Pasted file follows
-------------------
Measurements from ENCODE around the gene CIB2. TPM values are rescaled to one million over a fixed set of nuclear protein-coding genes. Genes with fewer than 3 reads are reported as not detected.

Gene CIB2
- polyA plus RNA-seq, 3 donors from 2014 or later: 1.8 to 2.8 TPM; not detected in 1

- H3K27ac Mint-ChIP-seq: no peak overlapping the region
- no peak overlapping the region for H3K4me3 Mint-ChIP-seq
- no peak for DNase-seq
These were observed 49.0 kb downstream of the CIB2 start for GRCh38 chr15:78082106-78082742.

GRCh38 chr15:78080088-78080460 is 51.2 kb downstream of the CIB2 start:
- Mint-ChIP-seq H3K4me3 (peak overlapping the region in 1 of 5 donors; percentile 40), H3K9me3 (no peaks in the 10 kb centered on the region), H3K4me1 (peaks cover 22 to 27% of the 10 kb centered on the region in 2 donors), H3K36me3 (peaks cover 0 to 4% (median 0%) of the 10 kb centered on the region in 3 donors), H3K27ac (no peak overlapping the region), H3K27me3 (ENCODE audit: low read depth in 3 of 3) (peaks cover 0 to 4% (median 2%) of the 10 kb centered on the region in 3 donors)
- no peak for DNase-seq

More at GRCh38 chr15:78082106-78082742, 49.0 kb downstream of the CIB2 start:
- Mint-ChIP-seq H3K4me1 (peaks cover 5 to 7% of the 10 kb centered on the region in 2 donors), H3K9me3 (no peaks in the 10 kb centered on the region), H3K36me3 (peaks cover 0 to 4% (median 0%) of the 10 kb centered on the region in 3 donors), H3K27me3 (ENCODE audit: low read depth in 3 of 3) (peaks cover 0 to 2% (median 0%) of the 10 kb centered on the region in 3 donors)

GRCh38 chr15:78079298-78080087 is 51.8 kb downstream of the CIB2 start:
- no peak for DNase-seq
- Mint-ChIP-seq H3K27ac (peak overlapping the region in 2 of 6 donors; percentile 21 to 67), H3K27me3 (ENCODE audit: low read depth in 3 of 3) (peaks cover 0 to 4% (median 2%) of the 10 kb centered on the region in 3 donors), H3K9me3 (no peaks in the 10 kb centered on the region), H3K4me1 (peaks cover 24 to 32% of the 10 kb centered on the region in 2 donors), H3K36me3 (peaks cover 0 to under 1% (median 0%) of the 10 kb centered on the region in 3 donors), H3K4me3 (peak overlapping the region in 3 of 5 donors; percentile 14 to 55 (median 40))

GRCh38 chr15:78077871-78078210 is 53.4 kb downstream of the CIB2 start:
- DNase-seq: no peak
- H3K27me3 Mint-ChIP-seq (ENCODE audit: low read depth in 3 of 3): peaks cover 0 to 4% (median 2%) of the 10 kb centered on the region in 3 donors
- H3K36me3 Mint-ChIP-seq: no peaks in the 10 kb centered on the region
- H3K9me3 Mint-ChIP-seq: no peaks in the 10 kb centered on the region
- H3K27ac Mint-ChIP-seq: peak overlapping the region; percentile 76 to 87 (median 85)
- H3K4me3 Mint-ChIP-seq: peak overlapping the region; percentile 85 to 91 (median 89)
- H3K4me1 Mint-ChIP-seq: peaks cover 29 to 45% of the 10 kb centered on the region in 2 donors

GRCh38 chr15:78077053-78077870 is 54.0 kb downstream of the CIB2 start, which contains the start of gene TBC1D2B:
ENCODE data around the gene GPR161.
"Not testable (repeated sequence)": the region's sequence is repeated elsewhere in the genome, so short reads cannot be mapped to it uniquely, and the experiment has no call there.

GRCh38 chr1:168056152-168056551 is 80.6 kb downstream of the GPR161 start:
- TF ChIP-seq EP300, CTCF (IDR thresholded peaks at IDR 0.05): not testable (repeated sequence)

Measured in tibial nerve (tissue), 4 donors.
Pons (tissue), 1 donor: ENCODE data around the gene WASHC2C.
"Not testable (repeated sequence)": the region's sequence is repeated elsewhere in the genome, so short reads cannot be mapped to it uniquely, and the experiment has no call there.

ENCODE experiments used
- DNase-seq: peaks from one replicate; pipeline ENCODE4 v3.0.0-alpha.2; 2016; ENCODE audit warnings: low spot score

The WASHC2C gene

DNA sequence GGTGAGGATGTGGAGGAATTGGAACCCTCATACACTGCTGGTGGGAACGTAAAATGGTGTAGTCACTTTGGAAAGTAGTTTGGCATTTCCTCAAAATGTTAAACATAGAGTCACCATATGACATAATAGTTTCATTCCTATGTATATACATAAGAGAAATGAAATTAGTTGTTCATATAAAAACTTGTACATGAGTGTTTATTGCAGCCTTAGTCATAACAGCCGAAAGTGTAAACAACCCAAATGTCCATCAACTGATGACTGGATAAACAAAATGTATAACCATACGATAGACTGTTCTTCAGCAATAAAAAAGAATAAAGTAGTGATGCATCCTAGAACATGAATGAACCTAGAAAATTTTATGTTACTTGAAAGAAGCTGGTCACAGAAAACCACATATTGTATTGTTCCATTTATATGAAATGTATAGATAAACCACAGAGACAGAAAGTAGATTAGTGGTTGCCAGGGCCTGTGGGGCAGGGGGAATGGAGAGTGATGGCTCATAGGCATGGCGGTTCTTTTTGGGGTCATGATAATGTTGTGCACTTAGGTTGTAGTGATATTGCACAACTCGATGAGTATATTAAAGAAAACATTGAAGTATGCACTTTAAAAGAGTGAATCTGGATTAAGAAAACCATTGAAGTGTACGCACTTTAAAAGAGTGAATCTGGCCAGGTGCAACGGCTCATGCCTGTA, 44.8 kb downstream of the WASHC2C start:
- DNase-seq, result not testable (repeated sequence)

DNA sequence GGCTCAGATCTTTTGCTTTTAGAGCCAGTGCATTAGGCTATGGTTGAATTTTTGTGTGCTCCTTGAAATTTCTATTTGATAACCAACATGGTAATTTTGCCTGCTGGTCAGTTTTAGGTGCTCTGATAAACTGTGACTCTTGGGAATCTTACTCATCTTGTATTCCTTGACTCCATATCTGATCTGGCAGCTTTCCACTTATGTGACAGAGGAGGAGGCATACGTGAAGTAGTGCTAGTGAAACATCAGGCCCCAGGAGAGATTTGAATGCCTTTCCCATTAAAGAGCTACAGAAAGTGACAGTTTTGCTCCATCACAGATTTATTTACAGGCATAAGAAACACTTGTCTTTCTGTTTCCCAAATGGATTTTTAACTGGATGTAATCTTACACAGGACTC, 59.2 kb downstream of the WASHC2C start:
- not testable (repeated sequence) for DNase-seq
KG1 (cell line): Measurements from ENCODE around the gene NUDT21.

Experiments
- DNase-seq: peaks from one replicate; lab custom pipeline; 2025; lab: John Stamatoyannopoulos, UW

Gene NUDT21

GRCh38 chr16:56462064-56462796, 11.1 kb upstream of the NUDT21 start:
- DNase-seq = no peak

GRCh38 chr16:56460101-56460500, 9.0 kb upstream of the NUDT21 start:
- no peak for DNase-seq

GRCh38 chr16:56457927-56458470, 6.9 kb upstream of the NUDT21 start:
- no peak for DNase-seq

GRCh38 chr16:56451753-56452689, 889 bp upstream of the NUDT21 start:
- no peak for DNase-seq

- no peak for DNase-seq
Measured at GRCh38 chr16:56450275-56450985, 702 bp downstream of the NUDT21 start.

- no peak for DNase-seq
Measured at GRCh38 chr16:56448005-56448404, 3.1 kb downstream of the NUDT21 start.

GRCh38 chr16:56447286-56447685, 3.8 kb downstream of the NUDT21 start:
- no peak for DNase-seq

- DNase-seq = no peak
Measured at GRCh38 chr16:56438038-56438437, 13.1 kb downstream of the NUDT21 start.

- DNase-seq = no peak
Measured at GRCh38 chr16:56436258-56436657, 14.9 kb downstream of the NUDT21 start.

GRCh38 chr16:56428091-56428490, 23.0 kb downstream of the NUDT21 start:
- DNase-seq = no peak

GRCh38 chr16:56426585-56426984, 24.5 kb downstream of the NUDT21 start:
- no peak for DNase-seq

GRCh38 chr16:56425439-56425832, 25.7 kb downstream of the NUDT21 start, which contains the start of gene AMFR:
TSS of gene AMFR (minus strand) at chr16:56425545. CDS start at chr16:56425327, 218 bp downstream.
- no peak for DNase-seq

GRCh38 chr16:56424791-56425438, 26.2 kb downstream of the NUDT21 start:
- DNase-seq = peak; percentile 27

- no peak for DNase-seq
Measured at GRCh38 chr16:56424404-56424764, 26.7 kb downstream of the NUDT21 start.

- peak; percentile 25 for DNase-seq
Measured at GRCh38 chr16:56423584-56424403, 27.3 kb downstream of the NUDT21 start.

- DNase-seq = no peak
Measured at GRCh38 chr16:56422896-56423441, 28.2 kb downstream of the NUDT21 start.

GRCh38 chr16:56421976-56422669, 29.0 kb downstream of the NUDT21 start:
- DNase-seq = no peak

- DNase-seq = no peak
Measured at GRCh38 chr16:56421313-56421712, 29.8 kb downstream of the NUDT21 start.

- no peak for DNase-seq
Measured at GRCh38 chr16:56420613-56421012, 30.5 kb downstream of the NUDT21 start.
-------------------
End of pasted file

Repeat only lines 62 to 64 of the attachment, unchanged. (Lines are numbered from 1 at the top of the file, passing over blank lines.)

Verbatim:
- DNase-seq = no peak

GRCh38 chr16:56426585-56426984, 24.5 kb downstream of the NUDT21 start:
- no peak for DNase-seq